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Doo-Bop Jazz Bar

Doo-Bop Jazz Bar

Great live music: From the Jazz Age to Cool Jazz and everything in between. The key experience we aim to give you at Doo-Bop is the true feeling of Australian jazz. As the late great Tony Ashby said, “You can’t explain it but when you hear it, you say ‘that’s it!’”

Formerly the Youngs Building, 101 Edward Street is now home to the Doo-Bop Jazz Bar – Brisbane’s newest jazz venue.

Constructed in 1910, the warehouse precinct was originally developed by Horace Edwin Broughton Young and Charles Ernest Young then later subdivided in 1923. As a Federation-era warehouse, the building features many early 20th century characteristics such as un-rendered brickwork, large wooden beams and fine detailing.

Doo-Bop Jazz Bar – Great jazz, casual dining, good wine, delicious cocktails – have we missed anything?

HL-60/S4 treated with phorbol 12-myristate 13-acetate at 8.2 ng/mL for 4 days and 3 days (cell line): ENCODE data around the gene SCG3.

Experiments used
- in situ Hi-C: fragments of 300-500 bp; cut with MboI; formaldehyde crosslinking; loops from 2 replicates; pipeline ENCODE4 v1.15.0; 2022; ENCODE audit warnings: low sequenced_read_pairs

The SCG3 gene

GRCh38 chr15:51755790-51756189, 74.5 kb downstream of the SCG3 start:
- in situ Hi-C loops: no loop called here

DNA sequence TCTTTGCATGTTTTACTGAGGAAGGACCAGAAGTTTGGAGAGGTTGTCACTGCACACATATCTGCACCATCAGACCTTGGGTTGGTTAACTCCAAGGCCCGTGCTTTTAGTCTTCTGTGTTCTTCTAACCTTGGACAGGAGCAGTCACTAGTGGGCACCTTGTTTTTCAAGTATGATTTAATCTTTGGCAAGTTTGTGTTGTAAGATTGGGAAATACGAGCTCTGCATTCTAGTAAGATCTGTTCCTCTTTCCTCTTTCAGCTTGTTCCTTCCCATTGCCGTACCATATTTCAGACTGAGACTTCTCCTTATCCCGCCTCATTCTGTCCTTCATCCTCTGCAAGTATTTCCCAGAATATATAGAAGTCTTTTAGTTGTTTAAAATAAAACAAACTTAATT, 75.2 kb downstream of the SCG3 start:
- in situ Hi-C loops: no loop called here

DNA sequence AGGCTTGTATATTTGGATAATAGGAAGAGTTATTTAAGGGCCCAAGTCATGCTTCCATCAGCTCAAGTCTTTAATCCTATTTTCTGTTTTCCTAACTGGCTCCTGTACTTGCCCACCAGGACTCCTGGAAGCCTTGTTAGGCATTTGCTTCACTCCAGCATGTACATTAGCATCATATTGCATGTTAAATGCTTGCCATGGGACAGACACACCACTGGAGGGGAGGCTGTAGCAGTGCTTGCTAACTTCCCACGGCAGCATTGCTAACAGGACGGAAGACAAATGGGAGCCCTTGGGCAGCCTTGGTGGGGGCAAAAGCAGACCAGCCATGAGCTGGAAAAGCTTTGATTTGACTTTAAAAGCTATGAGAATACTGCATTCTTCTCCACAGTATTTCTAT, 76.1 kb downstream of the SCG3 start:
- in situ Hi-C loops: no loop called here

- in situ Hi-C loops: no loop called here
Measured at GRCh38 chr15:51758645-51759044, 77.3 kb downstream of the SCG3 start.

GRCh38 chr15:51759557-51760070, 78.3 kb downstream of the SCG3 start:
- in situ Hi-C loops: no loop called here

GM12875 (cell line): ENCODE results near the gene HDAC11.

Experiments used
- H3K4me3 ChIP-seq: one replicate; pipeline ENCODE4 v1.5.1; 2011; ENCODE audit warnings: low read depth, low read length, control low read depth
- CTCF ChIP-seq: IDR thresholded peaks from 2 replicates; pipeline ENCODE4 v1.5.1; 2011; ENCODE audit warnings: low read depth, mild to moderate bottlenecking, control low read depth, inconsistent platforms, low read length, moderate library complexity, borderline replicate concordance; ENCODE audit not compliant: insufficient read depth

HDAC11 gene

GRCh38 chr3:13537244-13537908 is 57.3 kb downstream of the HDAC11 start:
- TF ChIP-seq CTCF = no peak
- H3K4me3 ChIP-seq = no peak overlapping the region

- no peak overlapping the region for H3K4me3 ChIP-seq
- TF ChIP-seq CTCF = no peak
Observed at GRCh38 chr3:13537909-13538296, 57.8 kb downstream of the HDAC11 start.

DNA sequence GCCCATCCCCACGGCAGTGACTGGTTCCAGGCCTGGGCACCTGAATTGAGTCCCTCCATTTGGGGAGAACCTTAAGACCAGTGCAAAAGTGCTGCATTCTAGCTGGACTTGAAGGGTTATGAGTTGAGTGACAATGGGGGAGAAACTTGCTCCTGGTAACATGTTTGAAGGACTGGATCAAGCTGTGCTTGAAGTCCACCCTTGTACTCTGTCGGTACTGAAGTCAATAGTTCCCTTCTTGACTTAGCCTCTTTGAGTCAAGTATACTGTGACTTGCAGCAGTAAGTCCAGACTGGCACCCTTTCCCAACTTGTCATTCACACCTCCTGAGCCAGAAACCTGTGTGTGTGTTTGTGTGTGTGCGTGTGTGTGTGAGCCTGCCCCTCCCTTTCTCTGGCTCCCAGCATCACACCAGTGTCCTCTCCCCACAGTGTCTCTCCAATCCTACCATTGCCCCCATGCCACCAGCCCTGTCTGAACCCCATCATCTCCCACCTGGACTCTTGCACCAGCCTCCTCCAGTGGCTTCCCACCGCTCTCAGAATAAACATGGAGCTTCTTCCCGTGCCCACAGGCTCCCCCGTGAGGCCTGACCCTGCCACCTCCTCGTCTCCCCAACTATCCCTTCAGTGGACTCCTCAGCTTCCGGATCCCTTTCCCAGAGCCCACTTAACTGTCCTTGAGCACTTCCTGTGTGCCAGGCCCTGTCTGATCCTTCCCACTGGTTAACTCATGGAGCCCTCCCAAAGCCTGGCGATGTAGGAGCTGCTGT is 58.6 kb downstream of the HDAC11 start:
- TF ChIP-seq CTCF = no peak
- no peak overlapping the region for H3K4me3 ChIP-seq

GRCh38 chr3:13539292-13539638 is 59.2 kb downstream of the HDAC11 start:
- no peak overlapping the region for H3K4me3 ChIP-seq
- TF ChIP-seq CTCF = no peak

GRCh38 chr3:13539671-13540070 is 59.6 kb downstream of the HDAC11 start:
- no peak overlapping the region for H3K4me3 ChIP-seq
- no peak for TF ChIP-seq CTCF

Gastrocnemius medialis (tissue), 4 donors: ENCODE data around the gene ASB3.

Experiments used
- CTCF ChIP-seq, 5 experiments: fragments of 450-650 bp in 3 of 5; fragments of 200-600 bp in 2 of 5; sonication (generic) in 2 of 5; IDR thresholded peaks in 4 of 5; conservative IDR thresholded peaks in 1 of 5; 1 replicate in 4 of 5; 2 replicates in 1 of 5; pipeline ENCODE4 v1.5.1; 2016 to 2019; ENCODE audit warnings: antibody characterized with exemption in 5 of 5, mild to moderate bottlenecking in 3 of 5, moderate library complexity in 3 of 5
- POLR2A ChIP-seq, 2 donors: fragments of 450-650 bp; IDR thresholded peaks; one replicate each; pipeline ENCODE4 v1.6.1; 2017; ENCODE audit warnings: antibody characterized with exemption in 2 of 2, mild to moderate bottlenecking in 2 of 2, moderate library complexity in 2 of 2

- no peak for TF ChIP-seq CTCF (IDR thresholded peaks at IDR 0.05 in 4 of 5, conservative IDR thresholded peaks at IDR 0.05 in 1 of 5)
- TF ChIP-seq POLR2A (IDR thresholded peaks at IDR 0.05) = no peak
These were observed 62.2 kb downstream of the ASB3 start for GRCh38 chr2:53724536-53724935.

Our basement level showcases a large stage with a 1955 refurbished Steinway grand piano from New York and plenty of seating to enjoy everything Brisbane jazz has to offer. Shows include contemporary jazz, bebop, jazz fusion, swing, and Brisbane’s own style of trad jazz – a subgenre of jazz that pays homage to the original Dixieland.

Doors open 6pm until 3am Mondays to Saturdays and 12pm to 3am on Swinging Sundays! Ticket purchases are essential to enjoy Doo-Bop’s jazz greats downstairs.

Doo-Bop Brasserie and Piano Bar – Set in the classic Jazz Age Art Deco design, Doo-Bop’s upper-ground level piano bar restaurant is the perfect atmosphere for low-key dining. Showcasing a classic Yamaha C7 grand piano, enjoy the live entertainment while taking in our scrumptious menu.

The brasserie at ground level is open for coffee and breakfast from 6am to 11am and then transforms into the Doo-Bop piano bar, serving lunch and dinner until late.

Doo-Bop is the name of the last studio album recorded by (arguably) the greatest jazz musician of all time, American trumpeter Miles Davis. Released posthumously in 1992 as a collaboration with hip-hop producer Easy Mo Bee, Doo-Bop was awarded a Grammy and represents the influence that jazz has had on all forms of popular music.

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June 19th, 2017

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